We have used Epson printers for ten years now. And we’ve always used Colorbyte Software’s Imageprint as our RIP, and their profiles. Sometimes we would send them profile targets to be made, but we never had to worry about the color. It just worked.
Then, recently, we had two printers die – an Epson 9900 and an Epson 4900. We would proof on the 4900 and do production on the 9900s.
We replaced one of our Epson 4900s with an Epson P5000, and we replaced one of our Epson 9900s with a P9000.
Now, we’ve entered into a realm that I call color hell. Nothing is matching, and Colorbyte says it’s the new Epson ink set. But we’ve started having profiles made, and have tested profiles made by some of the paper manufacturers, like Hahnemühle, Canson and Lexjet, and what we’ve found is that it’s not the inkset at all. You can get color parity between the P9000 and the Epson 9900, it just takes a little work. And we’re following that path and tweaking our color and replacing profiles one by one to get our color consistency back to where we’re comfortable.
Since we’ve entered color hell anyway, I decided to buy a Canon Pro-1000 17″ printer, thinking I would use it for cards, and see if I could get the color to match the Epson P9000 and 9900 for proofing, and then I can decide when my other Epson 9900 goes out if I want to go with an Epson P9000 or a Canon IPF series. We also work with another printer here in Seattle and do much of their camera work, and they have Canon printers, so I thought this would be a good test.
Here’s what I’ve found so far.
First, I believe the Canon has better color. The Epson P9000 has a darker black ink, and a new yellow ink (the Yellow ink has a new encapsulation). That’s great because you get a higher DMAX, but you also get muddy yellows and muddy magentas.
In general we’re seeing cleaner yellows and cleaner magentas from the Canon Pro-1000, and we’re seeing the same thing when we hand off files to other printers in the area that use Canon printers (we do scanning for a number of other printers in Seattle).
The Epson printers supposedly have a longer head life, but when that head goes out, you’re faced with $1000 for the head, and at least $1000 for a service call. You cannot change those heads yourself, and even if you want to tinker, it requires special SW to install a new head that only Epson technicians have. The warranty for the Epson is 1 year, and they will fix the head for free if it breaks during the first year. Note that we have gone through at least 8 Epson machines in 10 years, and at least half of the time Epson has had to come and service the machines within the first 6 months due to Epson deficiencies and defects. That’s a very high rate of failure.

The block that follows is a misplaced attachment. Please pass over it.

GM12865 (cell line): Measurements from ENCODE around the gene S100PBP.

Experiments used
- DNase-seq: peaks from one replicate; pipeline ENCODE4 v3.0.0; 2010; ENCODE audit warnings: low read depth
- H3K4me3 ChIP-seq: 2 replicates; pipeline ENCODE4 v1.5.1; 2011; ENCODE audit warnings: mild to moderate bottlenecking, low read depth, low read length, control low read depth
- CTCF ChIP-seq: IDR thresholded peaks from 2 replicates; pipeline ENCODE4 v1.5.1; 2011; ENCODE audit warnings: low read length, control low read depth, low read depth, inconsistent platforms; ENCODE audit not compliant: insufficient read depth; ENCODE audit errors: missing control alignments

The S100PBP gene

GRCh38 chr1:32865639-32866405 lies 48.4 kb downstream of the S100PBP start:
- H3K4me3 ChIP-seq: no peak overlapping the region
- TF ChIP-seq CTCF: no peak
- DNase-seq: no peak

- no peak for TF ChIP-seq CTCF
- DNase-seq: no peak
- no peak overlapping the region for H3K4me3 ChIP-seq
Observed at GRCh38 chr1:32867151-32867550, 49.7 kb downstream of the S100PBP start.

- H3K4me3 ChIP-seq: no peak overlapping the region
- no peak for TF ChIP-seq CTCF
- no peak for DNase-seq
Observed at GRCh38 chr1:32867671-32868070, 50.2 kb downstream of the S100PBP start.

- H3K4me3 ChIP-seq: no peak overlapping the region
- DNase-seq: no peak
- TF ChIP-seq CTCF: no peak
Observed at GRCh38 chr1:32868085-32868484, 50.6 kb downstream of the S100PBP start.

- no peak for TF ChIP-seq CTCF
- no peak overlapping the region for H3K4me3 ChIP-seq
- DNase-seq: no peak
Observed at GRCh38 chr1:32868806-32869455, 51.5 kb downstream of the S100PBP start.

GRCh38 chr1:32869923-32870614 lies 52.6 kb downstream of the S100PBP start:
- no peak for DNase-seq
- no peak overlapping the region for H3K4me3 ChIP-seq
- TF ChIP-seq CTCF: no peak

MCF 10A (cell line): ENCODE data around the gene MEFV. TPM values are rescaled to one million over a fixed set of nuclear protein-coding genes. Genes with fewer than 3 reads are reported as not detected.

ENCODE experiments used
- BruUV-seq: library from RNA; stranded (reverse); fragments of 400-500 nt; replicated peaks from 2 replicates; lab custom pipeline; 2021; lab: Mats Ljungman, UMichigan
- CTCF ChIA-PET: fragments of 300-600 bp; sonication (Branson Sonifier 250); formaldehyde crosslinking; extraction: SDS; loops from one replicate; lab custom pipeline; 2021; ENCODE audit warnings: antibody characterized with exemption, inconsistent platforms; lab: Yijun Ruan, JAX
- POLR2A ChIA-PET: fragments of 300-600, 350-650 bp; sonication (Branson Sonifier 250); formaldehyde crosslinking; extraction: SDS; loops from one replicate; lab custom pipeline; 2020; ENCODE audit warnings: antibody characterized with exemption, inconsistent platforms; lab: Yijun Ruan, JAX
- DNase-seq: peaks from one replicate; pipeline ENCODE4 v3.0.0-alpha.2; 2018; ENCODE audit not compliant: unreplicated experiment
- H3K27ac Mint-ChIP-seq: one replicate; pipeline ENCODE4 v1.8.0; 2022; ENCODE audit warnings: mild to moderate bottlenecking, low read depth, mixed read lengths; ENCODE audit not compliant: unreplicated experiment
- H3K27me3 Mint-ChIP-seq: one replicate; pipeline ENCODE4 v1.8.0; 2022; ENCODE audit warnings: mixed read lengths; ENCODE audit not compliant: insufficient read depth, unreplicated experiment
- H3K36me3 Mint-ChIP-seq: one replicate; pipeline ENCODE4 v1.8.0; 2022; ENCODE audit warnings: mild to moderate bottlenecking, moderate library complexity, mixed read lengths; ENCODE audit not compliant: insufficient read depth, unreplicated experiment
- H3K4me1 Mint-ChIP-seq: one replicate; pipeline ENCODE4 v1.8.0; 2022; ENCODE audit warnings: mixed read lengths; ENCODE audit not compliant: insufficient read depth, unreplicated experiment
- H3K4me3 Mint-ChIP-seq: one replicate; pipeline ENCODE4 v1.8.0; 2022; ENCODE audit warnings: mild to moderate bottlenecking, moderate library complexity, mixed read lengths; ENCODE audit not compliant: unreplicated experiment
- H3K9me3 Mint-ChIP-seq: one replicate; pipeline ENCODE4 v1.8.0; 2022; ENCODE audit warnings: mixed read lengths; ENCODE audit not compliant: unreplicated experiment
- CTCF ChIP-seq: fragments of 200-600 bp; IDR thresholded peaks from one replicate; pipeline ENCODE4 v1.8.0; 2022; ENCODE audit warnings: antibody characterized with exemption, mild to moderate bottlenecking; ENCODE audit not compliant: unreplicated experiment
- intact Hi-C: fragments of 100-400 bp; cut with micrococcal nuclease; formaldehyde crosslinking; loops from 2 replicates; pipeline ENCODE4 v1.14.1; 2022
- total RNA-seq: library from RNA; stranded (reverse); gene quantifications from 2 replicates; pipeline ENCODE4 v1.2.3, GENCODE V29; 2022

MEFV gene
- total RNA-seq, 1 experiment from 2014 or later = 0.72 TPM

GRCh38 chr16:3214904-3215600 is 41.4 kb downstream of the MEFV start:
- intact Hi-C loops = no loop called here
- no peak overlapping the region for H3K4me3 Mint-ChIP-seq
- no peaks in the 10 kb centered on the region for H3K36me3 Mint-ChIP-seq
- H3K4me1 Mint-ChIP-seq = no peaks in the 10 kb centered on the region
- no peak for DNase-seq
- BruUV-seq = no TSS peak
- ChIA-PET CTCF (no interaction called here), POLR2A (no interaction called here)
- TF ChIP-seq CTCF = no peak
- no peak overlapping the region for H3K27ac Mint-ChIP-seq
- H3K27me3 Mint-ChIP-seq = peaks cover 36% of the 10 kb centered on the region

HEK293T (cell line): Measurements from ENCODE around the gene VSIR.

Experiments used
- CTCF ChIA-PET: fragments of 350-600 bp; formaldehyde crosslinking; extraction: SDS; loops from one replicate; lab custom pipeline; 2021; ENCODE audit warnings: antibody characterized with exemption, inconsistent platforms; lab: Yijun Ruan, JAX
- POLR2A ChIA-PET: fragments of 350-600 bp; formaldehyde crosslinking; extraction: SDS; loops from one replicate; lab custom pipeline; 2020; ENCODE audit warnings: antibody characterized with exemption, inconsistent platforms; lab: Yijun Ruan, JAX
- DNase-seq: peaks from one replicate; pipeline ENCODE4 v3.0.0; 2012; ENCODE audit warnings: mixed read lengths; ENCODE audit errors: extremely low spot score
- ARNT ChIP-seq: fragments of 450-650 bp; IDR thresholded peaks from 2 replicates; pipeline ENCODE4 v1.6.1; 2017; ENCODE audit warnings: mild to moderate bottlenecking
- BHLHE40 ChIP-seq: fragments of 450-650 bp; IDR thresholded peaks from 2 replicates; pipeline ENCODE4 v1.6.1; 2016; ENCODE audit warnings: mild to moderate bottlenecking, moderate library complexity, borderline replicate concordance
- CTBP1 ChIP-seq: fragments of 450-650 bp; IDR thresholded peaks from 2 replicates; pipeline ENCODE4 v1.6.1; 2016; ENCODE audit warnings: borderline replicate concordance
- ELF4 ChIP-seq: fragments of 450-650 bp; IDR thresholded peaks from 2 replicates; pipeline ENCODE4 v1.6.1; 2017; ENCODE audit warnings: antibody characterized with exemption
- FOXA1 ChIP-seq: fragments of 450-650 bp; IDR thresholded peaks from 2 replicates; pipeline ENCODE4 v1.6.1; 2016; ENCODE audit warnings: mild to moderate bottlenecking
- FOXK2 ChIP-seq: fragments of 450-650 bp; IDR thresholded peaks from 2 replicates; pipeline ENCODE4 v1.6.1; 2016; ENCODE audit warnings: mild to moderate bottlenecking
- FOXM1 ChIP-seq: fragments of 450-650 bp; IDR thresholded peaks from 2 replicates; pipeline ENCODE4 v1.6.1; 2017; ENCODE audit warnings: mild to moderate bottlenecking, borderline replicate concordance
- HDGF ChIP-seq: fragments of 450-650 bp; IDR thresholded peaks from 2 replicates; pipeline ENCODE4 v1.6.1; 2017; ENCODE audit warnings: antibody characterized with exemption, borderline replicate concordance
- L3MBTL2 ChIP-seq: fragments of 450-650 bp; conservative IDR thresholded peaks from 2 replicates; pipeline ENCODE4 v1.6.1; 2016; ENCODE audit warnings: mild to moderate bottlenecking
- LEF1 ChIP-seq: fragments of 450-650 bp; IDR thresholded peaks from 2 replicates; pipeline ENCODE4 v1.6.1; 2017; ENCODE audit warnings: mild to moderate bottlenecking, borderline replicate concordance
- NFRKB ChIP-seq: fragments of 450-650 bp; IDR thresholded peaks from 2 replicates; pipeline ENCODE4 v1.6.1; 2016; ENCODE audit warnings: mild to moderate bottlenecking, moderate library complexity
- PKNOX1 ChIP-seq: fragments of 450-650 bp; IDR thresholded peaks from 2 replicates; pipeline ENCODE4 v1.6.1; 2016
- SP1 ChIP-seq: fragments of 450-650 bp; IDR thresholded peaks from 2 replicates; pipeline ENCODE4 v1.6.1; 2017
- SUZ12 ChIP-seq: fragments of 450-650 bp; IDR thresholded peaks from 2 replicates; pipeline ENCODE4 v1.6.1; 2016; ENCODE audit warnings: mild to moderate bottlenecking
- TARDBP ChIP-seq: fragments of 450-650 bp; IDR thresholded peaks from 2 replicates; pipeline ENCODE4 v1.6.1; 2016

You can extend the warranty for up to two more years by paying $700 per year for an extended warranty, but after that you’re on your own, and it’s usually safer to throw it away and buy a new printer.
Epson also wastes a lot of ink. We use 700 ml cartridges, and we know by weighing them how much ink is left when the printer says it’s out of ink. On average there is between 80ml and 150ml of ink left in a cartridge (see my video here: ).
The Canon machines are designed so you can easily replace the heads. They supposedly wear out faster, but you can replace them with no trouble, and Canon guarantees the head for a year. The cost of a new head is about $500-$600, or less than the cost of an Epson extended warranty for a year. The canon printers also come with two rolls, so you can have both a matte and photo roll in the same printer at the same time and easily switch between them. Canon does not have the issue Epson has with ink changing. You don’t need to switch between photo and matte ink, so you save a lot of time and a lot of ink waste with the Canon.
At this point, we’re tending toward switching to Canon printers, although we’ll have our new P9000 and our new P5000 for at least three years (It might be worth noting that on the Epson 9900 that we lost, it had a head issue at the end of year 3 and was replaced for free, but only a year later it went out on us, and we had to replace the whole machine).
Note that Canon uses a CO cartridge (Chroma Optimizer) that does cause some bronzing issues that Canon has acknowledged, so if you’re heavy on photo prints you might want to look into that.
Note that Epson has the lion’s share of the market, so there are more Epson profiles available if you’re not building your own, or want to use third party profiles when they work.
All in all, we’re very quickly tending toward Canon as our printer of choice, but I’m sure we’ll have more to say in our blog as time goes by, and as we onboard new profiles.